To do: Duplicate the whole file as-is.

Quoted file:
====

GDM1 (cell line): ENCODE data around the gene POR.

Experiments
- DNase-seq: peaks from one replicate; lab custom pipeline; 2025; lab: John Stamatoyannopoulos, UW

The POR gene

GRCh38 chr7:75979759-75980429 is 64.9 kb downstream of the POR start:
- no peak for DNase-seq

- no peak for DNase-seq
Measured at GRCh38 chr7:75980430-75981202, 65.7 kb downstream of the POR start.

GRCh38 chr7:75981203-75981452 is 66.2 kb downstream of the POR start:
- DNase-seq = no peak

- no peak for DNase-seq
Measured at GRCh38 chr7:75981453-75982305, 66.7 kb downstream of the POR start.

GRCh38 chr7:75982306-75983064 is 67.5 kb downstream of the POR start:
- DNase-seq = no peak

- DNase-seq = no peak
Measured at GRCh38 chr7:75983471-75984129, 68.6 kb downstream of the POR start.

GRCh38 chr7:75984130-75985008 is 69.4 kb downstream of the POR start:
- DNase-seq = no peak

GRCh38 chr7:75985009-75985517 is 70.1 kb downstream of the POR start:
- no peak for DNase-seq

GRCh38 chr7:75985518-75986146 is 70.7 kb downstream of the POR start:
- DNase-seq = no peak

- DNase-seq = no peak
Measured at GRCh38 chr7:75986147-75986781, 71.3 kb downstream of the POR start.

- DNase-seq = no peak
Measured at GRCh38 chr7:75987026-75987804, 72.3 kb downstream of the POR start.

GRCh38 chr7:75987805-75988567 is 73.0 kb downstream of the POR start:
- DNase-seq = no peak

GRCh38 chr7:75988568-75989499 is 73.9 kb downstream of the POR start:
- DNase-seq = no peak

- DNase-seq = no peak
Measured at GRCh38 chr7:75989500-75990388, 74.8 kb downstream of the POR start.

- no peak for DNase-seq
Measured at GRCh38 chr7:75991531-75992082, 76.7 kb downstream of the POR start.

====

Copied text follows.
GDM1 (cell line): ENCODE data around the gene POR.

Experiments
- DNase-seq: peaks from one replicate; lab custom pipeline; 2025; lab: John Stamatoyannopoulos, UW

The POR gene

GRCh38 chr7:75979759-75980429 is 64.9 kb downstream of the POR start:
- no peak for DNase-seq

- no peak for DNase-seq
Measured at GRCh38 chr7:75980430-75981202, 65.7 kb downstream of the POR start.

GRCh38 chr7:75981203-75981452 is 66.2 kb downstream of the POR start:
- DNase-seq = no peak

- no peak for DNase-seq
Measured at GRCh38 chr7:75981453-75982305, 66.7 kb downstream of the POR start.

GRCh38 chr7:75982306-75983064 is 67.5 kb downstream of the POR start:
- DNase-seq = no peak

- DNase-seq = no peak
Measured at GRCh38 chr7:75983471-75984129, 68.6 kb downstream of the POR start.

GRCh38 chr7:75984130-75985008 is 69.4 kb downstream of the POR start:
- DNase-seq = no peak

GRCh38 chr7:75985009-75985517 is 70.1 kb downstream of the POR start:
- no peak for DNase-seq

GRCh38 chr7:75985518-75986146 is 70.7 kb downstream of the POR start:
- DNase-seq = no peak

- DNase-seq = no peak
Measured at GRCh38 chr7:75986147-75986781, 71.3 kb downstream of the POR start.

- DNase-seq = no peak
Measured at GRCh38 chr7:75987026-75987804, 72.3 kb downstream of the POR start.

GRCh38 chr7:75987805-75988567 is 73.0 kb downstream of the POR start:
- DNase-seq = no peak

GRCh38 chr7:75988568-75989499 is 73.9 kb downstream of the POR start:
- DNase-seq = no peak

- DNase-seq = no peak
Measured at GRCh38 chr7:75989500-75990388, 74.8 kb downstream of the POR start.

- no peak for DNase-seq
Measured at GRCh38 chr7:75991531-75992082, 76.7 kb downstream of the POR start.